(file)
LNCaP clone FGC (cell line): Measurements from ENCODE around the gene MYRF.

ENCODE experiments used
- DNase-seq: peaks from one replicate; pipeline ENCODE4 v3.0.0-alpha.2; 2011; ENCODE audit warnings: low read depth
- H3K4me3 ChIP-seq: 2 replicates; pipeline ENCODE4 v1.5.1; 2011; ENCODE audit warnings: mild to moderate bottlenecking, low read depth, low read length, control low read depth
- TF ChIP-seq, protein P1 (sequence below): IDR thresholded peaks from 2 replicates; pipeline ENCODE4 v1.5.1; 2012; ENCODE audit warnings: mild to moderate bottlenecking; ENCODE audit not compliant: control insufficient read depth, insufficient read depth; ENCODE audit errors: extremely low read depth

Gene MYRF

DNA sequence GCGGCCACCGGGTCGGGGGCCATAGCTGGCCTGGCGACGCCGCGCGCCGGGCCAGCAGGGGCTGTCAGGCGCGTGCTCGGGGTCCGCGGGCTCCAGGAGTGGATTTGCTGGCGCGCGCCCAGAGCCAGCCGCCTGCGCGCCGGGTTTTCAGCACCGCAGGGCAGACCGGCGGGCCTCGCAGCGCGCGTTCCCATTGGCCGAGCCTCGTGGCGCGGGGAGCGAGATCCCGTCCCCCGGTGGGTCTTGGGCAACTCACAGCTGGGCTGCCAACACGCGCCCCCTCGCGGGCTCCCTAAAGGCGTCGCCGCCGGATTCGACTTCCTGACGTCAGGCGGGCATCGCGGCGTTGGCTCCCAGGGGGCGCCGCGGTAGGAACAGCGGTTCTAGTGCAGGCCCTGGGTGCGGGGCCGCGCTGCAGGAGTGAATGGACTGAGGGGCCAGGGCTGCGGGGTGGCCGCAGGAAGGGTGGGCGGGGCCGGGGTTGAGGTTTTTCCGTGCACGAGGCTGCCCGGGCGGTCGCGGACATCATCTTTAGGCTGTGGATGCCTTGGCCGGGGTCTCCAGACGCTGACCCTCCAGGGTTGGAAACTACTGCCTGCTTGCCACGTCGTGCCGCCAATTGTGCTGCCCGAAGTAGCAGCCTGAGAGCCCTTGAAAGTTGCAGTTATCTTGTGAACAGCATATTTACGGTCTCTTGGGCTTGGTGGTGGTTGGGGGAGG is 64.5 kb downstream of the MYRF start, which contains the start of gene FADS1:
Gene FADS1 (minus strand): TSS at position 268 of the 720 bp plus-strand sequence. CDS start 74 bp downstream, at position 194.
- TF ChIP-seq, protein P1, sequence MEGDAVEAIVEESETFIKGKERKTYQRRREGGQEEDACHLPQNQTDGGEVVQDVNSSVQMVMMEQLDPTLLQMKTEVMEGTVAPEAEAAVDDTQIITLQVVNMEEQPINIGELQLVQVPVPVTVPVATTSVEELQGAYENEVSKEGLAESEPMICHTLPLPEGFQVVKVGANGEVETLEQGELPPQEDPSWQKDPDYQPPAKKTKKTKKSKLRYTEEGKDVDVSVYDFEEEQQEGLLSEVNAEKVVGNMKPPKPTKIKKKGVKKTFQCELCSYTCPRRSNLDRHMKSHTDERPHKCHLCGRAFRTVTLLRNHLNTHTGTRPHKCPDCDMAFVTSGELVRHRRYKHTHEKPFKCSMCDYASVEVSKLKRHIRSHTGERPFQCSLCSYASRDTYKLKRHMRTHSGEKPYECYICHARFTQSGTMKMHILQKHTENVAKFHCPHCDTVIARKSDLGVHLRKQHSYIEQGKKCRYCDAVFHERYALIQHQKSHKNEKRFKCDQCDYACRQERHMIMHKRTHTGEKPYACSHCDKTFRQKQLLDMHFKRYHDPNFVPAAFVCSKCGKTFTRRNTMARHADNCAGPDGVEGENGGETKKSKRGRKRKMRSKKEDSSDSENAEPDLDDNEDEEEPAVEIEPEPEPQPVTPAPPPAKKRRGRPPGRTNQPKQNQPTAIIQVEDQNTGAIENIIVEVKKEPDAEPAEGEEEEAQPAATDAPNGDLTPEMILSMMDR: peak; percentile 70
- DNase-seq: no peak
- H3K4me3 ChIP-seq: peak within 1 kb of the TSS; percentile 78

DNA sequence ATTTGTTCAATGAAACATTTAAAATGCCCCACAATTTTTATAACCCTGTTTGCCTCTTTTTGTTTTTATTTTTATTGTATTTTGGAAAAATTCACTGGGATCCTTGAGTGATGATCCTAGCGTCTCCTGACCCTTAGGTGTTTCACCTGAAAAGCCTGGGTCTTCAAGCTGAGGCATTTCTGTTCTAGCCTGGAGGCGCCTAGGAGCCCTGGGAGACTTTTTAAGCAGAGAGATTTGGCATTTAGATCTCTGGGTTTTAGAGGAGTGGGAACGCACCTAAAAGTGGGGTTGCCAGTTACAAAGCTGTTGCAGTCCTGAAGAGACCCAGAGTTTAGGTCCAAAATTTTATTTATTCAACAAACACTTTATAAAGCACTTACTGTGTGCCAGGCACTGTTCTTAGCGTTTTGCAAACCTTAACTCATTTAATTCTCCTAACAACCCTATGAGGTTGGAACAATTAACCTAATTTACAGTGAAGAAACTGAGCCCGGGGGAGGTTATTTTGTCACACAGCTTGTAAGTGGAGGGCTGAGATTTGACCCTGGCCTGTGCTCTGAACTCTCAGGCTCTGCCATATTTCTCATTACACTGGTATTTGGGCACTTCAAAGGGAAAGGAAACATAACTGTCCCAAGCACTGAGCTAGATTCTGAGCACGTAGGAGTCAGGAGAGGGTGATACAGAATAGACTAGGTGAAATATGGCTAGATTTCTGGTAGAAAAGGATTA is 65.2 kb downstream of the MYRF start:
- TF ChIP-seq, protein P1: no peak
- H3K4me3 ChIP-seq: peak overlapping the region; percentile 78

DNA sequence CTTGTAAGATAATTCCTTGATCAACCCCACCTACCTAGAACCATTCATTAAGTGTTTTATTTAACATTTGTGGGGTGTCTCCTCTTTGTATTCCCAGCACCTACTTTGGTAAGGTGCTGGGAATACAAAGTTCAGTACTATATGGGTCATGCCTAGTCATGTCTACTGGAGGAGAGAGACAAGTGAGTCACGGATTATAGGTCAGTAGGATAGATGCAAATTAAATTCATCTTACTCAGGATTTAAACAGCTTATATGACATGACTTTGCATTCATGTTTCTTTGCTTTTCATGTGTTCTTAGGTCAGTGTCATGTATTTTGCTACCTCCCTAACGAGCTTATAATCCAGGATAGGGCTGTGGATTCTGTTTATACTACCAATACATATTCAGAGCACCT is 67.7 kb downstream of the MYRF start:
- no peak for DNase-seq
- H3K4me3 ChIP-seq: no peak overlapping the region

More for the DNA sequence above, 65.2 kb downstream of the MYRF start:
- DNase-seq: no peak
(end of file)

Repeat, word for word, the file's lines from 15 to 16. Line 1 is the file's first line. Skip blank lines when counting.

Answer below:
DNA sequence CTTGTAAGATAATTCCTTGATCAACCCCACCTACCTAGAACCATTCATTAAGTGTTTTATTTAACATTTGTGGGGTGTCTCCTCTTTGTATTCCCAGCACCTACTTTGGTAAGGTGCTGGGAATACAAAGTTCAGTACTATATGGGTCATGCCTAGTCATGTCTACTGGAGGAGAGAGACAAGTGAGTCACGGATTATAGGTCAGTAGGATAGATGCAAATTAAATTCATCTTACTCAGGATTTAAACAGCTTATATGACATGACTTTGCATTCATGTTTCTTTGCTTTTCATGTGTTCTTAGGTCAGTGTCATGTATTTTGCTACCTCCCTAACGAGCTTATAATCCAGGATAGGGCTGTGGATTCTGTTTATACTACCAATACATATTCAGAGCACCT is 67.7 kb downstream of the MYRF start:
- no peak for DNase-seq